Digest Like An 18-Year-Old Again

Digest Like An 18-Year-Old Again

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Optimal Digestion

This article is geared to those of you who once digested well, but over time started struggling with health, weight, mood, digestive and other health concerns. Perhaps you are eliminating foods, taking digestive agents or exercising like crazy to recapture your health, but with limited success.

Learning the basic lifestyle rules for optimal digestion and how to troubleshoot a digestive tract gone wild should be a high school course requirement. Sadly, most of the time we are left to our own devices here.

According to Ayurveda, digestion is the gateway to our physical, mental and emotional health.

First, let’s talk a little bit about how digestion gets compromised in the first place, and the telltale signs of a digestive system that needs a tune-up.

How You Eat is More Important Than When or What You Eat

In my book, The 3-Season Diet, I discuss the three major causes of weight gain, in order of importance: how, when and what you eat. The state of one’s mind while eating (how you eat), even from the youngest age, may be one of the most important factors in our digestive strength. With this in mind, stop, take time and relax while you eat – remember that your intestinal microbes who support all facets of optimal health can tell if you are stressed or not when you are eating a meal.

Eliminating Foods Is Not the Solution to Poor Digestion and Weight Loss

There is no doubt that there is a small percentage of folks who simply do not have the genetics to digest wheat or dairy. Some kids just start out with food allergies and need to eliminate certain foods. For many others, eliminating hard-to-digest foods like wheat and dairy has become popular – though often unnecessary – way to lose weight and perhaps cover up symptoms of poor digestion.

A life sentence of no wheat or dairy is a tough pill to swallow. Learning to troubleshoot and reset healthy digestion may be the answer you have been looking for.

birthday cupcake

“When I Was Younger I Could Eat Anything”

When I ask patients, “How is your digestion?” I often hear the same comments. Do any of these sound like you?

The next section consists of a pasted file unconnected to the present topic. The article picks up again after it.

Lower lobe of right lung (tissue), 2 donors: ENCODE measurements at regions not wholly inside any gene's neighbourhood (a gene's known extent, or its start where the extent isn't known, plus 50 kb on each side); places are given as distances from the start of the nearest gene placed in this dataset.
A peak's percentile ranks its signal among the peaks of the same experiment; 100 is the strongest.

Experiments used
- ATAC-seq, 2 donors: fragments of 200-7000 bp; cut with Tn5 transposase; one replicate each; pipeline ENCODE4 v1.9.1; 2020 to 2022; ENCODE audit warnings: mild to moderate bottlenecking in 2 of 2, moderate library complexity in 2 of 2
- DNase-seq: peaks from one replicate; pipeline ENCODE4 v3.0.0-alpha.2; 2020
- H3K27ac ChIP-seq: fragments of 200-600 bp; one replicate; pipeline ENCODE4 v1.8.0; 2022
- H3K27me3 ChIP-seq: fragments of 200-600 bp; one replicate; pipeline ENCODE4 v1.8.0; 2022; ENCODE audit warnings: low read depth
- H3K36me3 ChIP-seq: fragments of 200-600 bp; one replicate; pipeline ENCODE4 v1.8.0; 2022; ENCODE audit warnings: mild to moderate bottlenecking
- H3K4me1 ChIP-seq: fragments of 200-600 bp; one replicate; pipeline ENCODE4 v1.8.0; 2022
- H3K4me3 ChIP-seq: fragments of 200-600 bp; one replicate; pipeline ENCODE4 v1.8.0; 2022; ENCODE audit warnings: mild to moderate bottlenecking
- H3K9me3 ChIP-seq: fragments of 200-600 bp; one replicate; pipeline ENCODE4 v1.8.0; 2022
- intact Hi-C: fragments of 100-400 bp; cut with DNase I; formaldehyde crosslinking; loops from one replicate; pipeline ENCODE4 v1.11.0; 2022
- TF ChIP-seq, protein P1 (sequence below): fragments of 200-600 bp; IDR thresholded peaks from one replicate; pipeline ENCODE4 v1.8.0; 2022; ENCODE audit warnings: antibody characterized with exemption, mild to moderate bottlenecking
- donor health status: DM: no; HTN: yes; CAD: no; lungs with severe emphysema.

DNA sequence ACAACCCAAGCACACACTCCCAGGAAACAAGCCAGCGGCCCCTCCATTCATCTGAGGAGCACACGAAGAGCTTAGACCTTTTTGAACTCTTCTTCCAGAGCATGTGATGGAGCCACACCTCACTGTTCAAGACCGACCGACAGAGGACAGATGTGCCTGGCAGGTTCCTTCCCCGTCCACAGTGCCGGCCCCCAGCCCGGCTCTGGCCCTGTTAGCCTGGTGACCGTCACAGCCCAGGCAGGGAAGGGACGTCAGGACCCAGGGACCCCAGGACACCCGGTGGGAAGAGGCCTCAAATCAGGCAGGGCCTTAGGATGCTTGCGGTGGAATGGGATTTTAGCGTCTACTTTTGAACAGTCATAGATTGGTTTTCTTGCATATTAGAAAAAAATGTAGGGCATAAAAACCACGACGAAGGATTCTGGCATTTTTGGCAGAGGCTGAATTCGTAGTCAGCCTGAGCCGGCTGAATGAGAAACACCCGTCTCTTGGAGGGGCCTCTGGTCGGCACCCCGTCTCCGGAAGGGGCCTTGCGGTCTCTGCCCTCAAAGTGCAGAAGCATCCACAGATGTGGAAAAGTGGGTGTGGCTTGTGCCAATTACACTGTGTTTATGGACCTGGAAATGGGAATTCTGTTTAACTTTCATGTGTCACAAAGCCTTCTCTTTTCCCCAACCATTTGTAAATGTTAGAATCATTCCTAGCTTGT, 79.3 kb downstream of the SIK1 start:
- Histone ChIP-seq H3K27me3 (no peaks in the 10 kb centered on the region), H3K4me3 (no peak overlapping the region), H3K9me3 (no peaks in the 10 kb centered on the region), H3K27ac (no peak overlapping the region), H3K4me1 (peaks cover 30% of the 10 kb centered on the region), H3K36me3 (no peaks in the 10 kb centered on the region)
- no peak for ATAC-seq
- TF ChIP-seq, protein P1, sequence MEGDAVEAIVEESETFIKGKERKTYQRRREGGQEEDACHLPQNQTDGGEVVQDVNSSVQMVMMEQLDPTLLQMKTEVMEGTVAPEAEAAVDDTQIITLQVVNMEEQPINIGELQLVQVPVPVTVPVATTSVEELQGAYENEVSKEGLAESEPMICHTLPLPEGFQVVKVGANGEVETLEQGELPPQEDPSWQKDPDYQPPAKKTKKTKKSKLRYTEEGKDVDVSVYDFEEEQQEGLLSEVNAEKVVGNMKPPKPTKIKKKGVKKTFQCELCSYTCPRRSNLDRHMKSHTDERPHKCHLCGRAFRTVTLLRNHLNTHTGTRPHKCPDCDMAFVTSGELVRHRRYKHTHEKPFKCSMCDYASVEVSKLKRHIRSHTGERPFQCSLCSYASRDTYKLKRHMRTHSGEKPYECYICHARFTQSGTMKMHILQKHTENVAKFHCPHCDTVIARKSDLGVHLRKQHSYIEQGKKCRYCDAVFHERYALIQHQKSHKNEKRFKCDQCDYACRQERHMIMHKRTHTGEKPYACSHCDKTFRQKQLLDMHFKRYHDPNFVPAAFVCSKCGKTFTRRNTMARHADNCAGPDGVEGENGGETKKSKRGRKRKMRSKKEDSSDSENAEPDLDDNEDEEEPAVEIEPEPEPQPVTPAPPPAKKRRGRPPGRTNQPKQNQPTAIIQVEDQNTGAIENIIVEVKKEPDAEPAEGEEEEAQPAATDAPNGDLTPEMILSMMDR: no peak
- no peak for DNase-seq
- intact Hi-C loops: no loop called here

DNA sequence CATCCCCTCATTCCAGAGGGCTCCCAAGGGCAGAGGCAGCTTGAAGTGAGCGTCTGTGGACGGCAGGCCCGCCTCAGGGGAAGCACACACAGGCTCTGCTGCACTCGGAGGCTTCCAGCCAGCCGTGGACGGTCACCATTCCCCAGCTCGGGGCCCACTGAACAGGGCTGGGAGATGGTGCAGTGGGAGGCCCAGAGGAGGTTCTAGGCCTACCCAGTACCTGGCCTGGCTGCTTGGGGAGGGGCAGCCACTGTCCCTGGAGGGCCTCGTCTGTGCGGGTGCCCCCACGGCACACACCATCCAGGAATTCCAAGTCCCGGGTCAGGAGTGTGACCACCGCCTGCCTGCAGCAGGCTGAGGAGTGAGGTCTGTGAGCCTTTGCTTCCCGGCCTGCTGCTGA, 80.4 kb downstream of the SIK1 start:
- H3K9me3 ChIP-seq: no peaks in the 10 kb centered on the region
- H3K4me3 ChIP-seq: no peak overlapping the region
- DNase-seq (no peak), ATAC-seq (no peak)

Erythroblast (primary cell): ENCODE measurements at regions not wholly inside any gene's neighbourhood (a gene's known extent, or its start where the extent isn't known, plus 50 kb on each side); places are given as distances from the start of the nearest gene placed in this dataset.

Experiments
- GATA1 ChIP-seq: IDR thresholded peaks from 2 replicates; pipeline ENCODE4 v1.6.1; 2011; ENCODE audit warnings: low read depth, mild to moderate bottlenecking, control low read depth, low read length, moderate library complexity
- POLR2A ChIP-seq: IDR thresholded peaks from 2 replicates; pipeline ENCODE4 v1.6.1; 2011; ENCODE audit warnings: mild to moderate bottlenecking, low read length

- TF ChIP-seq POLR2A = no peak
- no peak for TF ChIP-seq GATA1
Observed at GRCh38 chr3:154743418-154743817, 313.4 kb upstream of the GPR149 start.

• “Wow, when I was a teenager I could eat anything.”
  • “I used to have a cast iron stomach.”
  • “My digestion is nothing like it used to be.”
  • “I really struggled with my digestion my entire life until I gave up wheat and dairy.”
  • “I avoid heavy and fatty food because it either just sits there, I bloat, get acid symptoms or get nauseous.”

Many of Us Only Treat the Symptoms of Poor Digestion – Not the Cause

I see that many people have slowly altered their diet over the years to help them digest and feel better. For many, those once easy-to-digest comfort foods just don’t digest like they used to. It is as if someone turned down the digestive furnace. When this starts, we begin to notice some extra pounds, a bloated belly, digestive issues and a slew of associated health concerns. Though we start exercising more, take yoga classes, change our diet, and try to de-stress, the problems just keep on coming.

In an attempt to change our diet, we take out the fat and avoid fried food. We cut out the hard-to-digest foods like wheat, dairy, sugar, salt, soy, nuts, corn, breads, baked goods, fast foods and, yes, those delectable comfort foods as well. In addition to taking the bad foods out, we start eating more healthy foods like green salads, veggies, whole grains and lean meats. While we have always known that these are healthy foods, many of us finally make the decision to eat healthy because we feel so lousy when we don’t. For some, they don’t really feel better until they become a vegetarian, vegan or raw foodist.